Tue | Nov 13, 2018

Pre-Christmas pressure on J$ less than expected

Published:Wednesday | December 3, 2014 | 12:00 AMMcPherse Thompson
File Bank of Jamaica Governor, Brian Wynter.

Despite the continued depreciation of the Jamaican dollar over the past months, Bank of Jamaica (BOJ) Governor Brian Wynter said the usual seasonal pressure anticipated at this time of the year is less than expected.

"I think all observers anticipate some pick-up in pressure coming in the pre-Christmas season," he said.

"Interestingly, the kind of pressure people expected didn't happen when people thought it would, and that some may be happening now looks like a sort of muted and late response to what we all thought would happen," Wynter said.

The Jamaican dollar traded at $113.59 to the US dollar on Monday, $0.85 above the $112.74 recorded when the central bank intervened in the market in July of this year.

Wynter said then that the BOJ intervened to prevent disorderly conditions because the rapid rate of depreciation a few weeks prior was not justified by any fundamentals in the market.

The Governor attributed the limited pre-Christmas pressure to strong performance in tourism and flows from the business processing outsourcing sector, which he said were "creating conditions ... that improve supply of foreign exchange".


Moreover, demand for foreign exchange "has really dropped as imports have gone down, and we expect that to continue", Wynter said.

Last week, the Statistical Institute of Jamaica reported that Jamaica's expenditure on merchandise imports during the period January to August 2014 was valued at US$3.89 billion compared to US$4.01 billion during the same period of 2013, representing a US$119.7 million or three per cent decrease.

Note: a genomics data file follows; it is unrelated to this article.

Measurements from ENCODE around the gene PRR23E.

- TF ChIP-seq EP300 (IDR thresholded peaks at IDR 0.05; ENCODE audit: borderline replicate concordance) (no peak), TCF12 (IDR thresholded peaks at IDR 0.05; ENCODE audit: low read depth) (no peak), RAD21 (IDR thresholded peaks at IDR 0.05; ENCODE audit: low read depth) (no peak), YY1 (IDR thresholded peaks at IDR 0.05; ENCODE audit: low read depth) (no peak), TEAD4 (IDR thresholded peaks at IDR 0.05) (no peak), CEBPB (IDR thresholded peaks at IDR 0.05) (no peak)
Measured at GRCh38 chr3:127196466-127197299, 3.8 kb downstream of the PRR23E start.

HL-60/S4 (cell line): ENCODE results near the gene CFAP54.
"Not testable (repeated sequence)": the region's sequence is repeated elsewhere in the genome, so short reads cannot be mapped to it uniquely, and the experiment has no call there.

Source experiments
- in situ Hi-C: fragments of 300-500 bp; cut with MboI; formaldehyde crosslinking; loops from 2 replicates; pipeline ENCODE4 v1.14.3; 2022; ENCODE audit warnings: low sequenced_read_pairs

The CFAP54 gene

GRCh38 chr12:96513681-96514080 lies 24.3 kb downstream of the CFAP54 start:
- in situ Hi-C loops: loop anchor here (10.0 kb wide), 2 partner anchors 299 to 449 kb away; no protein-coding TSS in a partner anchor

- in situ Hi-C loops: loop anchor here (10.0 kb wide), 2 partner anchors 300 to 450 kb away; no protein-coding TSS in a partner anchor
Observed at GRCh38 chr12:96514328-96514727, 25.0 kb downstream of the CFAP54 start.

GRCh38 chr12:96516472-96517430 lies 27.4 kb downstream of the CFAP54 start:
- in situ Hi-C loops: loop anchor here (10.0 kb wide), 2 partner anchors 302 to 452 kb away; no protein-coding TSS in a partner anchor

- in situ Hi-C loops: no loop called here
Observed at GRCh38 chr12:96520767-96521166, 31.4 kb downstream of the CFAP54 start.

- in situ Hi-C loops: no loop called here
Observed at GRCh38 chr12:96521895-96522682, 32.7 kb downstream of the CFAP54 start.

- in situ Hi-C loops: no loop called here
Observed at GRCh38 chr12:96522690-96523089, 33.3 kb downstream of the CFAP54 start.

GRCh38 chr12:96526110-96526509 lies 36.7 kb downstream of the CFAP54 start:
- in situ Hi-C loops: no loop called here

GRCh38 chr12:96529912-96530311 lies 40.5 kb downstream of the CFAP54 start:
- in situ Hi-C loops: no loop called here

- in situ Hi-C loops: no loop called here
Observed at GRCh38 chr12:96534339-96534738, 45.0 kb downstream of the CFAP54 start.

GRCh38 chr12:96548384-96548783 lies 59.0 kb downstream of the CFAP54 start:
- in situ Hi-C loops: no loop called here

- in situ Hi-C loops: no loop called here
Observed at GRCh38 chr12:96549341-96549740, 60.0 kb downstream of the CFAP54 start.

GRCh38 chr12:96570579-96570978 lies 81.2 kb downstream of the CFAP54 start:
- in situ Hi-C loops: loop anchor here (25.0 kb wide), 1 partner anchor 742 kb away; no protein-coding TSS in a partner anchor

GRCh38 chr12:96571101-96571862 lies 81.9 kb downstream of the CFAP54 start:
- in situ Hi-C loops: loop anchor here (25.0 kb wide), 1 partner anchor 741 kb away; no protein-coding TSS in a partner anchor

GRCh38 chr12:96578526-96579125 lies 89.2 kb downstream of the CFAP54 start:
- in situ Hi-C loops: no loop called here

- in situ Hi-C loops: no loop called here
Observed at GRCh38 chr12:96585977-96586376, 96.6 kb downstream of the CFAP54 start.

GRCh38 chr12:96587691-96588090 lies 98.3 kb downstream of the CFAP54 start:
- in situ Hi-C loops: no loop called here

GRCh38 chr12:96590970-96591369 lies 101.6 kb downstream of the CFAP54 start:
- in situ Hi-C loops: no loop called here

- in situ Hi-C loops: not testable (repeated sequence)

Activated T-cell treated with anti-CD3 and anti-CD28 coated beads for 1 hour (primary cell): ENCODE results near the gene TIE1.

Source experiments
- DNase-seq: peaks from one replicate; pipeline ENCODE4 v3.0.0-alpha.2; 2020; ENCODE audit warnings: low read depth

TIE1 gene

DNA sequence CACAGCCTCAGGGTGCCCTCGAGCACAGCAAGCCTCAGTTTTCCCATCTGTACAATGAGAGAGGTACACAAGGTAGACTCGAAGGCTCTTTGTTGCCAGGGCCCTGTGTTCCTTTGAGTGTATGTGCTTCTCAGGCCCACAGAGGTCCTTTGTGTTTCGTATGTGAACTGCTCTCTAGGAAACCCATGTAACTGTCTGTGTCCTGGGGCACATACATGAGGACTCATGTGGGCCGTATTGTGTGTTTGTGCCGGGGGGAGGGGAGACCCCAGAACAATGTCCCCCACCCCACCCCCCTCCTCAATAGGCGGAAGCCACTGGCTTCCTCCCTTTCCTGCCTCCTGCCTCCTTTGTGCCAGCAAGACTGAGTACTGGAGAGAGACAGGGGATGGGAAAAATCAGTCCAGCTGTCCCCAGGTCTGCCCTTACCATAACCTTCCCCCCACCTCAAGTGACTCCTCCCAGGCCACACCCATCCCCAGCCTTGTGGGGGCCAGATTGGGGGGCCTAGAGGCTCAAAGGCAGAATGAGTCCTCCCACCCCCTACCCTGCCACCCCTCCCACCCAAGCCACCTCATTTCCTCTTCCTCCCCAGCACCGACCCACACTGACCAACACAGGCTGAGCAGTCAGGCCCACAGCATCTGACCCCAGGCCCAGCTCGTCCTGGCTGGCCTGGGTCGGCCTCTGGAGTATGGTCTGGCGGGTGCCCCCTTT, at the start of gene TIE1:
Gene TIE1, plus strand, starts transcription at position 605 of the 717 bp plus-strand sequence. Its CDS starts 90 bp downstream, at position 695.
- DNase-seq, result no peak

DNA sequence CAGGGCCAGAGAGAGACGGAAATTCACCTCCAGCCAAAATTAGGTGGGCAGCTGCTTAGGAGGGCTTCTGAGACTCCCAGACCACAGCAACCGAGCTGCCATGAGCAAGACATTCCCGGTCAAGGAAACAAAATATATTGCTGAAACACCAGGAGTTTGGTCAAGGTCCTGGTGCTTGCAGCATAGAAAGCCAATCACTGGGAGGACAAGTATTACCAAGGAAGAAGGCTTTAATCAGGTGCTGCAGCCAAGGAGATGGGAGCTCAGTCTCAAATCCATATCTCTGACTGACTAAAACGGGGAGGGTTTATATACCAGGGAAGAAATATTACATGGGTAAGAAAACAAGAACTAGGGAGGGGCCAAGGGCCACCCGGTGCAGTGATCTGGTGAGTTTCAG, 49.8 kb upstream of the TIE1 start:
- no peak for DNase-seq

"So it sets up a very interesting market, but one in which I think we have better prospects of managing the path of rates to ensure that we don't exceed the bounds of volatility that would create undue concerns" for serious foreign and domestic investors, the governor said.

Wynter, addressing his quarterly briefing on monetary policy recently, emphasised the fundamental importance of low inflation to the foreign exchange rate.

"One reason arises from the simple fact that as long as domestic inflation remains much above that of Jamaica's main trading partners, the exchange rate will continue to face pressure to depreciate," he said.

Wynter said that without the depreciation, Jamaican firms will struggle to remain competitive against foreign firms selling their goods and services to the domestic market and in export markets.

"And yes, it is also true that adjusting the exchange rate itself creates challenges for all economic stakeholders, including many of the same firms facing the struggle to maintain competitiveness," the Governor said.

"And so, having a competitive exchange rate helps to remove one of the key constraints on export-driven growth and competitive domestic production, but it doesn't come without problems, which, I have indicated, ... can retard investment decisions and activity," he stressed.

"Reconciling these factors represents a conundrum. But it is a conundrum with a sure and sustainable way out," Wynter said.

"The way out of the conundrum is to lower the rate of inflation and thereby remove this source of pressure on the exchange rate. This is what we are doing," he added.

"We stand ready to maintain order if that's required, but we don't see that as an issue today. Flows have been more than adequate to meet the demand over the last few months and that underpin the stability that we have seen," the Governor said.

Wynter said continued declines in international commodity prices, particularly oil, are expected to moderate inflationary impulses that may arise.